By establishing a trust, which provides for luxuries or other benefits which otherwise could not be obtained by the beneficiary, the beneficiary can obtain the benefits from the trust without defeating his or her eligibility for government benefits. Usually, a special needs trust has a provision that terminates the trust in the event that it could be used to make the beneficiary ineligible for government benefits.
Special needs have a specific legal definition and are defined as the requisites for maintaining the comfort and happiness of a disabled person when such requisites are not being provided by any public or private agency. Special needs can include medical and dental expenses, equipment, education, treatment, rehabilitation, eyeglasses, transportation (including vehicle purchase), maintenance, insurance (including payment of premiums of insurance on the life of the beneficiary), essential dietary needs, spending money, electronic and computer equipment, vacations, athletic contests, movies, trips, money with which to purchase gifts, payments for a companion, and other items to enhance self-esteem.
The list is quite extensive.
Parents of a disabled child can establish a special needs trust as part of their general estate plan and not worry that their child will be prevented from receiving benefits when they are not there to care for the child. Disabled persons who expect an inheritance or other large sum of money may establish a special needs trust themselves, provided that another person or entity is named as trustee.
A trust that is established for a beneficiary that does not allow the beneficiary to sell or pledge away interests in the trust is known as a spendthrift trust. It is protected from the beneficiaries' creditors, until such time as the trust property is distributed out of the trust and given to the beneficiaries.
Tax By-Pass Trust
A tax by-pass trust is a type of trust that is created to allow one spouse to leave money to the other while limiting the amount of federal estate tax that would be payable on the death of the second spouse. While assets can pass to a spouse tax-free, when the surviving spouse dies, the remaining assets over and above the exempt limit would be taxable to the children of the couple, potentially at a rate of 55 percent. A tax by-pass trust avoids this situation and saves the children perhaps hundreds of thousands of dollars in federal taxes, depending upon the value of the estate.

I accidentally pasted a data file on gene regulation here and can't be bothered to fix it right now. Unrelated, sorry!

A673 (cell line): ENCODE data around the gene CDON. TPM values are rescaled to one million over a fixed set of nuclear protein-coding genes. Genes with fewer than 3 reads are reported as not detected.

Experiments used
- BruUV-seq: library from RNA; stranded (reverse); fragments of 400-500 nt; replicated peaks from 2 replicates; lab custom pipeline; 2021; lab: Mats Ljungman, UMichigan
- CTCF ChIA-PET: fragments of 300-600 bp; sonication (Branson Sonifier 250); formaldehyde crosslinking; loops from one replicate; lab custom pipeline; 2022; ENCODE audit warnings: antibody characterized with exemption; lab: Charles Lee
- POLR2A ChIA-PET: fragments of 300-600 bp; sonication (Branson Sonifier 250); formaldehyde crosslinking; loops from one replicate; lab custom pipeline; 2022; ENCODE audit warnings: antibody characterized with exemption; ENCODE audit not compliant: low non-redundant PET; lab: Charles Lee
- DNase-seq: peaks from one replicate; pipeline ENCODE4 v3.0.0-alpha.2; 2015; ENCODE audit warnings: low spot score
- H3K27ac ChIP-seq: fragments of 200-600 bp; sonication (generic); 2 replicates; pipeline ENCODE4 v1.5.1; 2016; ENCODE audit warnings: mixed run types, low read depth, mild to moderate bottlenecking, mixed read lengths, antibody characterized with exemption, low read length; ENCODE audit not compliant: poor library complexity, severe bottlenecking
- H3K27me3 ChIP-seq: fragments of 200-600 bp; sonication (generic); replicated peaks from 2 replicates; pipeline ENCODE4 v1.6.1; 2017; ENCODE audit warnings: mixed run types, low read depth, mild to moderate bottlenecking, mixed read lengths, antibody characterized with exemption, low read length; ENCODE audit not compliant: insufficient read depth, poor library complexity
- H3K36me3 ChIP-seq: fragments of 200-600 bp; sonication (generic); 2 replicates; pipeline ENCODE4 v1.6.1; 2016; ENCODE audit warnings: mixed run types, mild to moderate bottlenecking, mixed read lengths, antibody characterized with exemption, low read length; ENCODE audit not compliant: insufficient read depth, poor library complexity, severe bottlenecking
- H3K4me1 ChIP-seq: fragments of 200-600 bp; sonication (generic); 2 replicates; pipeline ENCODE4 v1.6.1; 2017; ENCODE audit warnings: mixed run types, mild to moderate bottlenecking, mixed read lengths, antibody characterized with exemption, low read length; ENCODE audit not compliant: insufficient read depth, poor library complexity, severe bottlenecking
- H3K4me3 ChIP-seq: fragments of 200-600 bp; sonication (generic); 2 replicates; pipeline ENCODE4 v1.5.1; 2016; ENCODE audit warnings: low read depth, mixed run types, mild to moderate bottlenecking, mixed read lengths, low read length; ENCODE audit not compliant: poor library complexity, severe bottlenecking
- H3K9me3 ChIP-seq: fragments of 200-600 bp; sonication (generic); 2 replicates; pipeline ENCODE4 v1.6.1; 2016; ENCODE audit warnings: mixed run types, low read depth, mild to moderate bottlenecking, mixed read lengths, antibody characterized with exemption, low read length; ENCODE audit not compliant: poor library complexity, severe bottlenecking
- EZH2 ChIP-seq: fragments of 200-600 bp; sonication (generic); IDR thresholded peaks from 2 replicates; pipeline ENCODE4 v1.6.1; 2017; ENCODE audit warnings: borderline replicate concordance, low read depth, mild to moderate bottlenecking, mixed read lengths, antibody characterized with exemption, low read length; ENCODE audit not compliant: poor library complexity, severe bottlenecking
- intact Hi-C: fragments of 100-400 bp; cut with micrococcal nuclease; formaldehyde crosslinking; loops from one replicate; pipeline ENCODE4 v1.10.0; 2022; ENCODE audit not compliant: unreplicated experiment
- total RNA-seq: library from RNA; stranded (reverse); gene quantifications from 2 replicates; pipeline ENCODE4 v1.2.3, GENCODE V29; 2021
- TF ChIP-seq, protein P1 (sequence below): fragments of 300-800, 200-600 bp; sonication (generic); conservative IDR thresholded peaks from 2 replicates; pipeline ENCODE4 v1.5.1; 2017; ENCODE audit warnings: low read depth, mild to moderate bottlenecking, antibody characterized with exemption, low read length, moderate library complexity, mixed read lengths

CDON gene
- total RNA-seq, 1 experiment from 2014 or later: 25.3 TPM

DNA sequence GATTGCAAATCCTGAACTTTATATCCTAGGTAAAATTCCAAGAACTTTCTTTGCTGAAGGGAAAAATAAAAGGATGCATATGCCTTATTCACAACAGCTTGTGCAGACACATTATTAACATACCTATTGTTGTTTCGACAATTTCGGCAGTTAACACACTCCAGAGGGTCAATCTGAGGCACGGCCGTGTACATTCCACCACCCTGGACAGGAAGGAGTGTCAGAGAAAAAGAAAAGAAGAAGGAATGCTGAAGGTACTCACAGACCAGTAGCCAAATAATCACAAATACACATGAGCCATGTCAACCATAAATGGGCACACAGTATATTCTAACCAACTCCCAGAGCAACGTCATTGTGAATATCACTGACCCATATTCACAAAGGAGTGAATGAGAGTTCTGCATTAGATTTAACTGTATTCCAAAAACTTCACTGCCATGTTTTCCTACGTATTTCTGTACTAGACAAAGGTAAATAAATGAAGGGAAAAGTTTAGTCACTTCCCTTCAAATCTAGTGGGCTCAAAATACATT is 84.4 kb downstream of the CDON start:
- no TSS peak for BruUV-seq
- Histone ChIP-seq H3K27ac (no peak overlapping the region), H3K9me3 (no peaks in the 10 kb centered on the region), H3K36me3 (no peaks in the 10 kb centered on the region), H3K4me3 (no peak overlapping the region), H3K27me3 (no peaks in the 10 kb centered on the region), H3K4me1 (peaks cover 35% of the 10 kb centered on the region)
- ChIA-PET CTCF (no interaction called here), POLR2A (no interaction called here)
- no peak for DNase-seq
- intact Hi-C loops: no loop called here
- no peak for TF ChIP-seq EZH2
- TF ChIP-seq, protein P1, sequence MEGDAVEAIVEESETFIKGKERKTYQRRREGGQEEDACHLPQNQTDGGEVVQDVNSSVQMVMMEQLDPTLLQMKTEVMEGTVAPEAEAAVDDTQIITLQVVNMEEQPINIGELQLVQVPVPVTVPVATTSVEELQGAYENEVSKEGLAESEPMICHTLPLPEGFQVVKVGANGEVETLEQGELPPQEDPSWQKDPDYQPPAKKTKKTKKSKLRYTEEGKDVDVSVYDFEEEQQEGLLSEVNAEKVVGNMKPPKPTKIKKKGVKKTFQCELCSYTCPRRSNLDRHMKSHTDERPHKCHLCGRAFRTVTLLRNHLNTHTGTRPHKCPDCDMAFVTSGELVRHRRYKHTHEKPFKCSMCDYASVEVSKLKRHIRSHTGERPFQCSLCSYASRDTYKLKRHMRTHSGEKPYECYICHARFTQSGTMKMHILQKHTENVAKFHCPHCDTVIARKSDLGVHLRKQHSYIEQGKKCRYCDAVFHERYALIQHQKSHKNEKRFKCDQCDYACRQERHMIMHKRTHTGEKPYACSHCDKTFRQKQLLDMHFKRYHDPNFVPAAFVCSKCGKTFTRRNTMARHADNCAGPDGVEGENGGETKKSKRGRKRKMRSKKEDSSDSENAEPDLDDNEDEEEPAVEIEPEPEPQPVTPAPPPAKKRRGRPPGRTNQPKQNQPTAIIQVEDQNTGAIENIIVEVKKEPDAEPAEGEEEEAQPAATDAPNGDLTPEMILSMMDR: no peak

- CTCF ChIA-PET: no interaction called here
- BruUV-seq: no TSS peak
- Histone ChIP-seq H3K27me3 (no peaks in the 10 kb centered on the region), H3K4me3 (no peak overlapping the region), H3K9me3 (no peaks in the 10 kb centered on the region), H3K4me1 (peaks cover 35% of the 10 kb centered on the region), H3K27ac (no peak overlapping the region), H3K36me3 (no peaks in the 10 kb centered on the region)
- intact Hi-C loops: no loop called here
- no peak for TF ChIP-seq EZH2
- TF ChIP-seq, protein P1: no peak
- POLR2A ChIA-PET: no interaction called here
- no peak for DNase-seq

A Totten trust is one that is created during the lifetime of the grantor by depositing money into an account at a financial institution in his or her name as the trustee for another. This is a type of revocable trust in which the gift is not completed until the grantor's death or an unequivocal act reflecting the gift during the grantor's lifetime. An individual or an entity can be named as the beneficiary. Upon death, Totten trust assets avoid probate.
A Totten trust is used primarily with accounts and securities in financial institutions such as savings accounts, bank accounts, and certificates of deposit. A Totten trust cannot be used with real property. It provides a safer method to pass assets on to family than using joint ownership.
To create a Totten trust, the title on the account should include identifying language, such as "In Trust For," "Payable on Death To," "As Trustee For," or the identifying initials for each, "IFF," "POD," "ATF." If this language is not included, the beneficiary may not be identifiable. A Totten trust has been called a "poor man's" trust because a written trust document is typically not involved and it often costs the trust maker nothing to establish.
Create a Trust Today: Find a Local Attorney
Forming a trust is a great way to protect your family's assets and to make sure loved ones are secure. You may decide that the complexity required for such a trust would benefit from the advice of an estate planning lawyer or you want to learn more about trust law legal answers. Get ahead of the curve and get some peace of mind for your family by calling a local estate planning attorney experienced with trusts.
I'm Joel Bernstein, an estate planning attorney with over 30 years of experience. I use plain English to help you understand wills, trusts, and the other documents you need to protect your loved ones and your estate.